I do record ideas through writing as well as voice memo that I may send to other people within the studio.

Do you have an inspiration board? What’s on it right now?

I don’t really keep an inspiration board per say but I keep notes of a lot of things.

Daniel’s desk \\\ Photo by Tori Geddes

What is your creative process and/or creative workflow like? Does it change every project or do you keep it the same?

As I said, I keep a notebook and I refer back to it frequently and there’s a lot of things happening in the studio that may not be for a specific exhibition or project but act as a kind of active way to experiment with processes or new types of making that eventually find themselves incorporated into my artwork.

Wrapped Bunny, 2018, Daniel Arsham \\\ Photo by Guillaume Ziccarelli. Courtesy of Perrotin.

What kind of art/design/objects might you have scattered about the space?

This studio is separated so there is a separate shop which is supposed to be the more messy space.

Are there tools and/or machinery in your space?

Tools – there’s everything from casting materials to typical metal working and wood working machinery.

Quartz Eroded New York Magazine, 2018, Daniel Arsham \\\ Photo by Guillaume Ziccarelli. Courtesy of Perrotin.

Let’s talk about how you’re wired. Tell us about your tech arsenal/devices.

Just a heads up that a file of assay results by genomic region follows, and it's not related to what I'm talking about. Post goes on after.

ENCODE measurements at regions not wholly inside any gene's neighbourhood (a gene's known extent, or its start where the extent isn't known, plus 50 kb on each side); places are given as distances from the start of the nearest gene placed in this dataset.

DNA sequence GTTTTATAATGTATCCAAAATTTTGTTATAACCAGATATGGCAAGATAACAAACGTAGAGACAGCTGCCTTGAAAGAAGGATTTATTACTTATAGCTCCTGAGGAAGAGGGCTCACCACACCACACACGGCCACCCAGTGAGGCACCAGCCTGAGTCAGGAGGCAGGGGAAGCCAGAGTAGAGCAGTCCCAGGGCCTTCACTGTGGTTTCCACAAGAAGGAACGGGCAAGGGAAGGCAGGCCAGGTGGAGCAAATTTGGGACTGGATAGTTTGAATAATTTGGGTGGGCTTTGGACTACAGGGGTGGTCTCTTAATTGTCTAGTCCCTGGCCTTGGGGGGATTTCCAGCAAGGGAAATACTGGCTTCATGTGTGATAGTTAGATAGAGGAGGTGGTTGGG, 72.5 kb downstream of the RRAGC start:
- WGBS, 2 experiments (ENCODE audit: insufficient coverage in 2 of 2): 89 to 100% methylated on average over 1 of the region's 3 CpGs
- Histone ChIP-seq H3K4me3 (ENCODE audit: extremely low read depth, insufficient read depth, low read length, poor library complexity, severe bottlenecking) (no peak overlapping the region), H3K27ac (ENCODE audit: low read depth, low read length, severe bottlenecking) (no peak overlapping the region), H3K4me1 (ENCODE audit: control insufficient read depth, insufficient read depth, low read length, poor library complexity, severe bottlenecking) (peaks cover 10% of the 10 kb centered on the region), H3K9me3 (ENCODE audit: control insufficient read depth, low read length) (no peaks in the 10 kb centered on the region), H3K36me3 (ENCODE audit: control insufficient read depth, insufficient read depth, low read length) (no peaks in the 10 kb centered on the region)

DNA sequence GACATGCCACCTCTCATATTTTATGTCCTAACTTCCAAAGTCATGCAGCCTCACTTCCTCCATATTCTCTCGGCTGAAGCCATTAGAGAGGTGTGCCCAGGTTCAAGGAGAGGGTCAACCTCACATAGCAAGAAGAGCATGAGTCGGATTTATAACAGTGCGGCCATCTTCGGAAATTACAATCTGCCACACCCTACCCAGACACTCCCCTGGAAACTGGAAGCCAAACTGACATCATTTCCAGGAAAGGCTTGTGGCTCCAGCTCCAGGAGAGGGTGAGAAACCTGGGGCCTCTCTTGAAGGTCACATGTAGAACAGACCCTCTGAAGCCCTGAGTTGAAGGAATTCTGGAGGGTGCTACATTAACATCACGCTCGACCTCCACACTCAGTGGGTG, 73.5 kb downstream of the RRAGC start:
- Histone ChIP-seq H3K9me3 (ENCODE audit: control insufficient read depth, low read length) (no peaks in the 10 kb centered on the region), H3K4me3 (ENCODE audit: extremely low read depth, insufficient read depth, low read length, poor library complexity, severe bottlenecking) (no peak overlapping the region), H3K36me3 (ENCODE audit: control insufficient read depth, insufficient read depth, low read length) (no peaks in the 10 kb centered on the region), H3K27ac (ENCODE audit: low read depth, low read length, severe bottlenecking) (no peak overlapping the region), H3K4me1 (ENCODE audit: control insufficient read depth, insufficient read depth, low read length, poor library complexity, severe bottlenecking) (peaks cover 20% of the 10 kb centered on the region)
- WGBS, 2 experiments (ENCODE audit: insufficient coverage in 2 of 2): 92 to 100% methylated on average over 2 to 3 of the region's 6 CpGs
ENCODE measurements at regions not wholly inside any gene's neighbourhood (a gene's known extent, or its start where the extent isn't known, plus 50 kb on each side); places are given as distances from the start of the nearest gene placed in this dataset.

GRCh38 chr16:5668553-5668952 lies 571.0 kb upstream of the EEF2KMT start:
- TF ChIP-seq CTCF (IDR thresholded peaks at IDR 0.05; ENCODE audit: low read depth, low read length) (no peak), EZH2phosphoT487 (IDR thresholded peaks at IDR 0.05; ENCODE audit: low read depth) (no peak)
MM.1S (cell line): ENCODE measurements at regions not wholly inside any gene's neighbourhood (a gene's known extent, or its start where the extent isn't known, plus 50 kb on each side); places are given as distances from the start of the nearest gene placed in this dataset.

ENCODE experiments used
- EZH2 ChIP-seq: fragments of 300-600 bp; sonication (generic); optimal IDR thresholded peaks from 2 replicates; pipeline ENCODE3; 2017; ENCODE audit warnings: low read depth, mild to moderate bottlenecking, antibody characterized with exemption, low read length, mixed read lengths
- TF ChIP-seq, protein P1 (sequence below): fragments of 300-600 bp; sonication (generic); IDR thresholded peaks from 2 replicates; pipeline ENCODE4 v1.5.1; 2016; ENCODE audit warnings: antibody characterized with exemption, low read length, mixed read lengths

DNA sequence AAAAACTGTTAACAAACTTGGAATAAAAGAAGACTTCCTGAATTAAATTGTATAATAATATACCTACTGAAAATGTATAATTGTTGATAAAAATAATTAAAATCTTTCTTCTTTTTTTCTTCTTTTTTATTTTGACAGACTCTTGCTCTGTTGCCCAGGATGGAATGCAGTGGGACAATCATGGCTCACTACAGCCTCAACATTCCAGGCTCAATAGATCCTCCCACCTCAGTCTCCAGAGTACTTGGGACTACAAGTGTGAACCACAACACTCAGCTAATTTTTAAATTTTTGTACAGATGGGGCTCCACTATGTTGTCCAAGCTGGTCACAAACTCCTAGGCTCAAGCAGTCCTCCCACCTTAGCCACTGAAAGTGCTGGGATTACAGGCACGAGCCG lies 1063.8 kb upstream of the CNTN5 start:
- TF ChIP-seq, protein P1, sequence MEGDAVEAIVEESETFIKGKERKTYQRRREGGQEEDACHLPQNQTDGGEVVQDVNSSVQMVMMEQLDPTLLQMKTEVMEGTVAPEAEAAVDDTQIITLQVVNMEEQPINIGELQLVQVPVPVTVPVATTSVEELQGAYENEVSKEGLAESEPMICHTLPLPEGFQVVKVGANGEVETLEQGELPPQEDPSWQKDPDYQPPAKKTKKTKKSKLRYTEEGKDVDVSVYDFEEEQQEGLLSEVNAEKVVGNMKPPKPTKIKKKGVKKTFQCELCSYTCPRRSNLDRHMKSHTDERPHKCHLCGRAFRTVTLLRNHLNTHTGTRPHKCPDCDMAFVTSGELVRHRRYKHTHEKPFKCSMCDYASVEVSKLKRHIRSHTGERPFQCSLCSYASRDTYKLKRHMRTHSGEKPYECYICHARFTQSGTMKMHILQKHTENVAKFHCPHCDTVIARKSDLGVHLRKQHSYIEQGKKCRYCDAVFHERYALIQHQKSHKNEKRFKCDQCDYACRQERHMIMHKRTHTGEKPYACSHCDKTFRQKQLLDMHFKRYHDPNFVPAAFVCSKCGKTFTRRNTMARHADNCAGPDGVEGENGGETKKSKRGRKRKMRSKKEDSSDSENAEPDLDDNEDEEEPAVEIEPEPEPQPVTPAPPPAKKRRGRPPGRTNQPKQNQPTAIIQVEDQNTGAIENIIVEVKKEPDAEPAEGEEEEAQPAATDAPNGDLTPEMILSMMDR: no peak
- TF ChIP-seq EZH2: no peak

I have a full Apple suite of computer, iPhone, iPod, and a Kindle that I read from.

What design software do you use, if any, and for what?

Adobe complete creative suite

Photo by James Law

Is there a favorite project/piece you’ve worked on?

One of the more interesting pieces scale wise was this giant knot that I did in Moscow which was certainly a huge opportunity.

Do you feel like you’ve “made it”? What has made you feel like you’ve become successful? At what moment/circumstances? Or what will it take to get there?

You never feel like you’ve made it and that’s part of the reason to keep working.

Eroded Delorean, 2018, Daniel Arsham \\\ Photo by Guillaume Ziccarelli. Courtesy of Perrotin.

Eroded Delorean (detail), 2018, Daniel Arsham \\\ Photo by Guillaume Ziccarelli. Courtesy of Perrotin.

Tell us about a current project you’re working on. What was the inspiration behind it?

Current project I’m working on, well I have my exhibition that’s just opened which includes two cast automobiles – 1981 Delorean DMC and a 1961 Ferrari GT California. Both cars are from cinema and they also have their own sort of cultural touch points just as automobiles and I’ve remade these as if they had been buried in the ground for thousands of years they’re almost calcified in geological materials.

Eroded Ferrari, 2018, Daniel Arsham \\\ Photo by Guillaume Ziccarelli. Courtesy of Perrotin.

Do you have anything in your home that you’ve designed/created?

Furniture that I’ve designed at home and a bunch of artwork as well.

Daniel Arsham’s 3018 exhibition runs through October 21, 2018 at Perrotin New York, 130 Orchard Street, New York, NY 10002.

Caroline Williamson is Editorial Director of Design Milk. She has a BFA in photography from SCAD and can usually be found searching for vintage wares, doing New York Times crossword puzzles in pen, or reworking playlists on Spotify.